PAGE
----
Do I have to list all of my debts in my bankruptcy filing?
UPDATED: February 5, 2020
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When filing for bankruptcy, a person is required to list all debts on the appropriate forms. Failure to do so can negatively affect a bankruptcy filing, in some cases resulting in the filing being dismissed and in other instances causing any debts not listed to simply not be discharged.
Effects of Failing to List Debts
In some cases, failing to list certain debts in a bankruptcy filing will prompt a judge to deny the discharge or dismiss the case if he or she suspects the filer tried to hide or conceal the debt from the court. Concealing a debt in your bankruptcy could be considered fraud and could lead to criminal penalties. In other instances, a bankruptcy may go through with any debts not listed not being discharged. In these cases, the debtor is still responsible for paying those debts.
What if I Want to Pay the Debt?
If a particular omission on a bankruptcy filing was not accidental and the debt was not included because it was intended to not be discharged, a person will still need to inform his or her bankruptcy attorney and the court of the omission. Even when a debt is decidedly kept out of a bankruptcy, under the rules, it must still be included in your filing. It is possible, however, to sign and file a reaffirmation agreement that allows a debtor to keep and pay the full value of the debt. Although it may seem odd that you want to "keep" a debt, this may be the best option for a debt like a car note where a person wants to keep the car and protect a co-signer from collection actions.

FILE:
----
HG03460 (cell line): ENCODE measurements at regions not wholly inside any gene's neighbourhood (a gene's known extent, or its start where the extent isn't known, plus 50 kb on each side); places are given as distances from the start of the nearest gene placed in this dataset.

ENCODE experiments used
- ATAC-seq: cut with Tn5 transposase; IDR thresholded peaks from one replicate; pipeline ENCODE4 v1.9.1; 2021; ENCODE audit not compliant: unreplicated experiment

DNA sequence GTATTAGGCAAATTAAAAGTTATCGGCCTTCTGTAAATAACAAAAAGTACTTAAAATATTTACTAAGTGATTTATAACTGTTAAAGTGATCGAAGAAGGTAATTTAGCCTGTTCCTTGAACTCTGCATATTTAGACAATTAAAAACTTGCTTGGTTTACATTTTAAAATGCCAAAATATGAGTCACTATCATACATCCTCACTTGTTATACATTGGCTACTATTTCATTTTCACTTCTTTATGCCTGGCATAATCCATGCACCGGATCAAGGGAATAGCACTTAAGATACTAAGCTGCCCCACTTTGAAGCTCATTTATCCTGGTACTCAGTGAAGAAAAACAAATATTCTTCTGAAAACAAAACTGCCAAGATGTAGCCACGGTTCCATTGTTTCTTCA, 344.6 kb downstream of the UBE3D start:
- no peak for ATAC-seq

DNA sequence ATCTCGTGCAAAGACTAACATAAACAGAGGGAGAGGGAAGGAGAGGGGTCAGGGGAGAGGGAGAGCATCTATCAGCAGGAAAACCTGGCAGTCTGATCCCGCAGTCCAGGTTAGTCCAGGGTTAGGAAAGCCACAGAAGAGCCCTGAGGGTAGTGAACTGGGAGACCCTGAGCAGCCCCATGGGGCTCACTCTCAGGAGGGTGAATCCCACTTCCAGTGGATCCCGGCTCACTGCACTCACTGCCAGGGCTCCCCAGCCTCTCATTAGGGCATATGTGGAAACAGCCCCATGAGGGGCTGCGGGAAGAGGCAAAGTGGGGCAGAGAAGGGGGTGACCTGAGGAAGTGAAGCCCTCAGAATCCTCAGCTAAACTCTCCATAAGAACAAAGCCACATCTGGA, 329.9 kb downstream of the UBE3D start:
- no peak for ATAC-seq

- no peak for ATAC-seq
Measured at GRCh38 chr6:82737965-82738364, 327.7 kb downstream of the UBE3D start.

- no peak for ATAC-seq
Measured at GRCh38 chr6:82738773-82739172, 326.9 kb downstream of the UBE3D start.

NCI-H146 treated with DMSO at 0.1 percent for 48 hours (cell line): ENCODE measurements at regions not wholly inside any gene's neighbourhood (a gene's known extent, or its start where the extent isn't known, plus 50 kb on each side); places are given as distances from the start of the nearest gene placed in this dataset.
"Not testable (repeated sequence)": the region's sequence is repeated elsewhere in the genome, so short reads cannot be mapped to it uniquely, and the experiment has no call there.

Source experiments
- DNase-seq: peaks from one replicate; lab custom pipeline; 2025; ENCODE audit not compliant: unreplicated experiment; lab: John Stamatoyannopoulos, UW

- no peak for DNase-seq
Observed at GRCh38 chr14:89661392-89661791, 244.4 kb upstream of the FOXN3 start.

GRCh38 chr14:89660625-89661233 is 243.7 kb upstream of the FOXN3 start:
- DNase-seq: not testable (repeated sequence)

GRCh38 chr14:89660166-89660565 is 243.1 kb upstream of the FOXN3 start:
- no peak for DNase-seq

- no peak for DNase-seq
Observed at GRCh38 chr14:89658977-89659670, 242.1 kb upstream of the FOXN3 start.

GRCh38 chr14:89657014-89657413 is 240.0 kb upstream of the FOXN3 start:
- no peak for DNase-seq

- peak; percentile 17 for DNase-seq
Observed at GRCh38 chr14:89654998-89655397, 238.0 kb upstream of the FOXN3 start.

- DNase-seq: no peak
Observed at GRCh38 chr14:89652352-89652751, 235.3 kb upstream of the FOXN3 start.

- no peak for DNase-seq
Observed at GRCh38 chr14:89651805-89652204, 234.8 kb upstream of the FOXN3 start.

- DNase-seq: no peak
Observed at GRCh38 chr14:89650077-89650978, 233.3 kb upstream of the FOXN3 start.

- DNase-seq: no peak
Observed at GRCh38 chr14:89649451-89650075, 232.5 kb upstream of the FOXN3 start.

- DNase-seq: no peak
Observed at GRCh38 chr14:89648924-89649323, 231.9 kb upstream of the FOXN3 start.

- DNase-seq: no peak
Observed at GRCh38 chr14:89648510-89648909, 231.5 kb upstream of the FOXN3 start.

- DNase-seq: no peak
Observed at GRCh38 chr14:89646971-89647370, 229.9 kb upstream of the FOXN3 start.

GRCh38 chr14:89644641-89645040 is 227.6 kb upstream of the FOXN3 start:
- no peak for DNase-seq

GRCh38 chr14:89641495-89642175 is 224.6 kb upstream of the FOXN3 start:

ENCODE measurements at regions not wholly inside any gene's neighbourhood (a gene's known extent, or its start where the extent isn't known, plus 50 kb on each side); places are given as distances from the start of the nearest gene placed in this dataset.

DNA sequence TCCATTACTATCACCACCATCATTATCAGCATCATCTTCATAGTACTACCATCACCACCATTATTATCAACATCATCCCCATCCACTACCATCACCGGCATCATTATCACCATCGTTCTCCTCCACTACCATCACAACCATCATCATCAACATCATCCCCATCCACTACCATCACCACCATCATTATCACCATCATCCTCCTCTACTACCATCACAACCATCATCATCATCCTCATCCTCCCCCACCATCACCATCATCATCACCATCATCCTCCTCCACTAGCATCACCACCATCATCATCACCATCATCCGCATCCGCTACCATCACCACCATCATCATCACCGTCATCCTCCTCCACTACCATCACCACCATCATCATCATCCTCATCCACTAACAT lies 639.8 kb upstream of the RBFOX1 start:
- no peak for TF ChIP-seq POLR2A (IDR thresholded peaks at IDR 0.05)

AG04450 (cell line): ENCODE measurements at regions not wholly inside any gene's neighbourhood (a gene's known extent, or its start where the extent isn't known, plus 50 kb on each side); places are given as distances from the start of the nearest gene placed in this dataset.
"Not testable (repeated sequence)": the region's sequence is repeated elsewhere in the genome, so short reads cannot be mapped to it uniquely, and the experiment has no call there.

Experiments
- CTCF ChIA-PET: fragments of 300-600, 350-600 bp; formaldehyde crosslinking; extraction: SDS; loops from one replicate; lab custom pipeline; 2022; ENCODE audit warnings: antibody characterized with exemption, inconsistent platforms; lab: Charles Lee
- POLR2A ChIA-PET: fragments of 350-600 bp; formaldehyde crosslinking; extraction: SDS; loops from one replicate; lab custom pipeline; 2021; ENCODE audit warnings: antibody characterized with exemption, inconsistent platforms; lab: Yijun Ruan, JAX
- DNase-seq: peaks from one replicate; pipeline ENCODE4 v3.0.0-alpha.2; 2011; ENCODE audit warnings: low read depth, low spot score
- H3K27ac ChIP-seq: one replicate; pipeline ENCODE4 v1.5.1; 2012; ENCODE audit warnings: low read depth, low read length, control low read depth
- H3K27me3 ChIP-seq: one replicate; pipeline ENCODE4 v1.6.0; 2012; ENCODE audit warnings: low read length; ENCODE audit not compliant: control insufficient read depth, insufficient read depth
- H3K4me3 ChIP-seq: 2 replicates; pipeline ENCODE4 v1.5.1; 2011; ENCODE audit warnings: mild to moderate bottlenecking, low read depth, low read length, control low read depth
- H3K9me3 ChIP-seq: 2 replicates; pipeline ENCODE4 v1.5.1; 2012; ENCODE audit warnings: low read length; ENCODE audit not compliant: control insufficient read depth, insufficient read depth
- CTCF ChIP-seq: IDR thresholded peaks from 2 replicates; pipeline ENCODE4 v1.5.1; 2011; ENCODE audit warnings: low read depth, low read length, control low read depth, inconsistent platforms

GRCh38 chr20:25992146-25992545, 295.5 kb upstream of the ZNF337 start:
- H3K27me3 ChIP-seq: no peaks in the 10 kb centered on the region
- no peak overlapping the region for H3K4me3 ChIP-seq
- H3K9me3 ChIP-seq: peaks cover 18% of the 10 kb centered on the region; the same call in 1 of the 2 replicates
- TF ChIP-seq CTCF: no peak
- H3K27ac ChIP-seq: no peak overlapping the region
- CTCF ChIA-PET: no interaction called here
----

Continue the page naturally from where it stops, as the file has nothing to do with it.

Are There Exceptions?
The general exception to the requirement that all debts be listed in a Chapter 7, no-asset filing. When a person files Chapter 7 bankruptcy without assets, some courts will view the omission of debts as a technicality because the debt would have been discharged had it been listed in the original bankruptcy filing.
What to Do if I Failed to List a Debt
If you accidentally do not list a debt, notify your bankruptcy attorney immediately and review your options. You may choose to go ahead and pay the debt you owed. This option, however, generally defeats the purpose of filing for bankruptcy. In some cases, depending on where you are in the bankruptcy process, your attorney may be able to file a petition to reopen or to amend your filing to include the omitted creditor. This option prevents you from wasting any debt-relief opportunities provided through the bankruptcy filing.
The bottom line is to include everything out of caution. Errors and omissions on a bankruptcy filing tend to create more problems than they solve. Filing for bankruptcy is a complicated process and it is always best to consult with a qualified bankruptcy attorney on how best to proceed.